An important step has been undertaken for US students who have been financially affected by the pandemic as the US Congress has managed to reach an agreement over a $900 billion COVID-19 relief package, which was expected to include a second stimulus check.
The package will include payments of up to $600 per qualified adult, yet depending on the criteria, some college students could qualify to receive up to $1,800 as relief money for 2020, after the first stimulus check of up to $1,200 and relief payments from the second COVID-19 package are factored in.
In November, the Internal Revenue Service (IRS) Commissioner Chuck Retting said that university students who are qualified for these payments should seek out their stimulus cash which they are owed, Erudera College News reports.
“College students, in particular, should be careful not to overlook these payments if they’re supporting themselves and can’t be claimed as a dependent on someone’s tax returns,” IRS Commissioner Chuck Rettig said, adding that little research could be very beneficial for students.
However, an individual should not only be enrolled in a college in order to be eligible for the first stimulus check, as the CARES Act does not require only this. According to the law, age and taxpayer status will also be considered in this regard.
Chief Tax Officer for Jackson Hewitt Tax Services, Mark Steber, said that individuals are not considered taxpayers if they pay taxes, but they must be considered “qualifying taxpayer and not dependent on someone else’s tax return”.
As a result, university-age students, who are not claimed on the tax return as dependents, could be qualified for a stimulus check under the CARES Act, and potentially under the second COVID-19 relief package, whether they are earning money or not.
College students who meet these criteria are still allowed to claim the stimulus payments from the first round of COVID-19 relief checks.
“They can get the stimulus payment they are eligible for in the form of a Recovery Rebate Credit when they file their 2020 taxes, as long as their parents don’t claim them as a dependent,” Lisa Greene-Lewis, certified public accountant and TurboTax expert said.
In the meantime, regarding the signing of COVID-19 relief package, the US Secretary of Education Betsy DeVos has recently issued a statement through which she said it had taken time for the Congress to have reached a deal that provides support to students and funding to the government for the next fiscal year.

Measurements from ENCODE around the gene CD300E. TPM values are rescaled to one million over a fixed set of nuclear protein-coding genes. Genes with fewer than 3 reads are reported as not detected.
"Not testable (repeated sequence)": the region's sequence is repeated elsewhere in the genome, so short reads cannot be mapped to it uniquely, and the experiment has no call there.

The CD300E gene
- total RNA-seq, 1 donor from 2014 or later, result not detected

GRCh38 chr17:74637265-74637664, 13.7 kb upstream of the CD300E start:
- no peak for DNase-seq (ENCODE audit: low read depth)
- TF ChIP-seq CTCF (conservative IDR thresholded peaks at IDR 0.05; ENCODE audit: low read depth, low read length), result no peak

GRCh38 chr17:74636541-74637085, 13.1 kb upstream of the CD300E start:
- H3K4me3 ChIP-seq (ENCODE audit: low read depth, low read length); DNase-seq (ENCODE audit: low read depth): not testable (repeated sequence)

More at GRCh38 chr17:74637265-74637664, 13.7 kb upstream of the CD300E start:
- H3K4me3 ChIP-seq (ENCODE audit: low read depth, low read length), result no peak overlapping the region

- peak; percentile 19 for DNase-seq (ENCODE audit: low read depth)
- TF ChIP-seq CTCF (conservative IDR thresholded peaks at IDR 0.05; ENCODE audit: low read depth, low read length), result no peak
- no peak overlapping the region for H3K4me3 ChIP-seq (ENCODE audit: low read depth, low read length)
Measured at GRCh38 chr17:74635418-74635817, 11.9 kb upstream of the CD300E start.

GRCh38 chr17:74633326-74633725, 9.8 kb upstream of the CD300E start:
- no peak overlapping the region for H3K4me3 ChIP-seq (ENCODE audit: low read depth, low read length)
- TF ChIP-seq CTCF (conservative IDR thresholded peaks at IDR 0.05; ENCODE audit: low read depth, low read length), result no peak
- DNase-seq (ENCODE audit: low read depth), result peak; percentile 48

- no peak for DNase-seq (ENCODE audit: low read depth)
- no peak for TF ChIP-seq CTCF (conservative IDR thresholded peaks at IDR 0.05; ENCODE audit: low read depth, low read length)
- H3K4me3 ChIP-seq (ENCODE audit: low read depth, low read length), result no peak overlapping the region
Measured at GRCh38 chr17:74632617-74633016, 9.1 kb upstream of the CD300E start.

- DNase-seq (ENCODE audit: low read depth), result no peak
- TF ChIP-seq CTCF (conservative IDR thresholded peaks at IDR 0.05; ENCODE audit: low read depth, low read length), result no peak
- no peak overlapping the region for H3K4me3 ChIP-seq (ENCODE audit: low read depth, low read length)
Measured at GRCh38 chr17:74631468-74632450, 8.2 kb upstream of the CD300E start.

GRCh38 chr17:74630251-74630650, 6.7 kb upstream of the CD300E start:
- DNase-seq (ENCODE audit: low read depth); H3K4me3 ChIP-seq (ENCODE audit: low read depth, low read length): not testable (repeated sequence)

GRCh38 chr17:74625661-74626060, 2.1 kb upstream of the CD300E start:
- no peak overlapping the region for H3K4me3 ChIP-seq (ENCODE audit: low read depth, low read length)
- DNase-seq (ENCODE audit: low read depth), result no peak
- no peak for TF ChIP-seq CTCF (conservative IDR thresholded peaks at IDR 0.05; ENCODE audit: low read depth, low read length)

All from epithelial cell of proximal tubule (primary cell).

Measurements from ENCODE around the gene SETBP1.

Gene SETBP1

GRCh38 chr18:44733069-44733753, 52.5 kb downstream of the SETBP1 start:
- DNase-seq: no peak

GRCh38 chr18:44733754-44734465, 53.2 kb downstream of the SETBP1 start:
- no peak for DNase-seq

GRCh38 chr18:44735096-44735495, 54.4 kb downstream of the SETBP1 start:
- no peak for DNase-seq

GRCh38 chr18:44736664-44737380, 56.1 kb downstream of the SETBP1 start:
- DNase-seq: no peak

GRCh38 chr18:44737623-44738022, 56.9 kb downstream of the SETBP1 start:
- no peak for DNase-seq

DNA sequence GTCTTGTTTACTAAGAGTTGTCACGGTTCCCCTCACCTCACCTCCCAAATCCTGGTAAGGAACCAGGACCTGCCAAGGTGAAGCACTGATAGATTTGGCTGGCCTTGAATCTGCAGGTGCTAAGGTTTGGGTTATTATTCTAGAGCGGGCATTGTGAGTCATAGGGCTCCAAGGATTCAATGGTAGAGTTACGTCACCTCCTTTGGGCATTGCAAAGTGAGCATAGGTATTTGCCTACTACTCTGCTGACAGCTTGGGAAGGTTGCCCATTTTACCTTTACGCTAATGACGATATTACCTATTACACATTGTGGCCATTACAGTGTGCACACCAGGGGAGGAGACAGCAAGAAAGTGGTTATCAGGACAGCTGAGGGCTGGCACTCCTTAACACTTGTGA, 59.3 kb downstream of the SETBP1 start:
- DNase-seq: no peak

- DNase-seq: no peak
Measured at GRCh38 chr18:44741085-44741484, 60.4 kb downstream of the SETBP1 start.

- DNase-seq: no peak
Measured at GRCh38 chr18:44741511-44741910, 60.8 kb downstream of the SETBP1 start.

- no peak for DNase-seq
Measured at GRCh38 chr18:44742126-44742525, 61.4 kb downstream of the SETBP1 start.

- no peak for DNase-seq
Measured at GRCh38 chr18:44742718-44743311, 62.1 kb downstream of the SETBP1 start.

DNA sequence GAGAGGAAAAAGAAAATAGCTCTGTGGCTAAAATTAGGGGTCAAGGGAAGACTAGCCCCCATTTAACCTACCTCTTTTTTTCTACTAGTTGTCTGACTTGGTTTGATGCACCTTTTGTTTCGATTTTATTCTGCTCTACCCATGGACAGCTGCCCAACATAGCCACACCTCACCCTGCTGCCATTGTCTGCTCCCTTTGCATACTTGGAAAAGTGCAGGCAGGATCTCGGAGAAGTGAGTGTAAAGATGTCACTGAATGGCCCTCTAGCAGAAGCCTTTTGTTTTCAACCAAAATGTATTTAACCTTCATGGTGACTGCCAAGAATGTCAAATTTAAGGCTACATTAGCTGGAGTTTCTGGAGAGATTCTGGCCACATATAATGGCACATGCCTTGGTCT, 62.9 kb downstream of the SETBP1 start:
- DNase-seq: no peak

She added that although the package is a significant step, there are also important issues which remain unsettled.
“I am pleased to see that Congress has finally acknowledged what this Administration has said all along: All students and all educators at all schools — private, parochial, and public — are affected by this pandemic, and they all need and deserve support for PPE, cleaning supplies, learning materials, and more.”
She said through the Governor’s Emergency Education Relief Fund governors have the power to do the best for their students.
According to her, the Congress has failed to extend the freedom and resources that individuals need to access the K-12 education option that suits them the best, and ended focusing on the system rather than students.
She also urged state-level education leaders to think creatively on the ways that they could use their Education Stabilization Fund allocations in order to offer support to their most affected students.
“In states that have already adopted these practices, tools like scholarships, transportation to schools other than those assigned by the government, and homeschooling resources are already making a difference in the lives of students.”
Yet, she emphasized that the bill offers additional financial grants to students who have been affected by the pandemic, which also codified into law the recommendation of the department that the priority of institutions regarding students who receive grants should be based on how much they need the funding.
Secretary DeVos added that there is still much work that needs to be done regarding students’ empowerment on finding the right education that suits best their abilities and passions.